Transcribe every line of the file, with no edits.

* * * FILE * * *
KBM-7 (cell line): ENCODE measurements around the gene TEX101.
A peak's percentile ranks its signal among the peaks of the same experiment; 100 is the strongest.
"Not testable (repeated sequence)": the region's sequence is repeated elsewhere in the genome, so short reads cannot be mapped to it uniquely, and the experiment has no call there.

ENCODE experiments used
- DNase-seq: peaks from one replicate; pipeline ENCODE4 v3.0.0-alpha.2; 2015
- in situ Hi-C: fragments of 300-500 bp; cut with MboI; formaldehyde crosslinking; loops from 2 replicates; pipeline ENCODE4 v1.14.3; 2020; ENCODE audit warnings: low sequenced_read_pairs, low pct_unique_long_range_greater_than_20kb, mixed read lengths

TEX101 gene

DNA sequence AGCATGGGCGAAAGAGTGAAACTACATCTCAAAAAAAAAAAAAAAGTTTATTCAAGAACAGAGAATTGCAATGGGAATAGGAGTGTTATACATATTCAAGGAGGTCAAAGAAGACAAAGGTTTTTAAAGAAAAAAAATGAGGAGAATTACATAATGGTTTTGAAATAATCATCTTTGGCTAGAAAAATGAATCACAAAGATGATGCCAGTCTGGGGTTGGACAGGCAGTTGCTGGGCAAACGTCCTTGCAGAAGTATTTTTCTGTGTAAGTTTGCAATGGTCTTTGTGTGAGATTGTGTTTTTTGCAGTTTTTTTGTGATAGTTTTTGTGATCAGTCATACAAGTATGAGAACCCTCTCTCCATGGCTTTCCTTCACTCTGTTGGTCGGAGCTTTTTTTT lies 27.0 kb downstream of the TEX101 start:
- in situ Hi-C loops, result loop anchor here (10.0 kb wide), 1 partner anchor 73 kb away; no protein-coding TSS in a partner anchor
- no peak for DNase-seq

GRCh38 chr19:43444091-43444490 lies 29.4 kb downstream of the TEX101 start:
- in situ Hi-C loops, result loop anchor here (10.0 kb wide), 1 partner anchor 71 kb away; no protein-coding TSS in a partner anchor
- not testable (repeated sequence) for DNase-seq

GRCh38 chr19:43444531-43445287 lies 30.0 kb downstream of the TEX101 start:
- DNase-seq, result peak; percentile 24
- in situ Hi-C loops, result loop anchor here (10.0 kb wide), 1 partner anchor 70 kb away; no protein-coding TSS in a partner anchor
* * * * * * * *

KBM-7 (cell line): ENCODE measurements around the gene TEX101.
A peak's percentile ranks its signal among the peaks of the same experiment; 100 is the strongest.
"Not testable (repeated sequence)": the region's sequence is repeated elsewhere in the genome, so short reads cannot be mapped to it uniquely, and the experiment has no call there.

ENCODE experiments used
- DNase-seq: peaks from one replicate; pipeline ENCODE4 v3.0.0-alpha.2; 2015
- in situ Hi-C: fragments of 300-500 bp; cut with MboI; formaldehyde crosslinking; loops from 2 replicates; pipeline ENCODE4 v1.14.3; 2020; ENCODE audit warnings: low sequenced_read_pairs, low pct_unique_long_range_greater_than_20kb, mixed read lengths

TEX101 gene

DNA sequence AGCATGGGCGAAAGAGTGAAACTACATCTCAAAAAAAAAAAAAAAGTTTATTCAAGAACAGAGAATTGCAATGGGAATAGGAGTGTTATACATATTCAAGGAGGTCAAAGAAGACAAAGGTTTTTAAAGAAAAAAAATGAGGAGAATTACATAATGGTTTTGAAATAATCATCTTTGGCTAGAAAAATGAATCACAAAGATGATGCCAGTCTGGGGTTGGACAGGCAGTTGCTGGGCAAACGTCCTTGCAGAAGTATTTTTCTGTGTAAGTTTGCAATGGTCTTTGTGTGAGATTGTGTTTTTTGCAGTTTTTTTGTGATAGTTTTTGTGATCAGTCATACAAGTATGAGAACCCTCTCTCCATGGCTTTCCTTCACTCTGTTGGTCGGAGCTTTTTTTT lies 27.0 kb downstream of the TEX101 start:
- in situ Hi-C loops, result loop anchor here (10.0 kb wide), 1 partner anchor 73 kb away; no protein-coding TSS in a partner anchor
- no peak for DNase-seq

GRCh38 chr19:43444091-43444490 lies 29.4 kb downstream of the TEX101 start:
- in situ Hi-C loops, result loop anchor here (10.0 kb wide), 1 partner anchor 71 kb away; no protein-coding TSS in a partner anchor
- not testable (repeated sequence) for DNase-seq

GRCh38 chr19:43444531-43445287 lies 30.0 kb downstream of the TEX101 start:
- DNase-seq, result peak; percentile 24
- in situ Hi-C loops, result loop anchor here (10.0 kb wide), 1 partner anchor 70 kb away; no protein-coding TSS in a partner anchor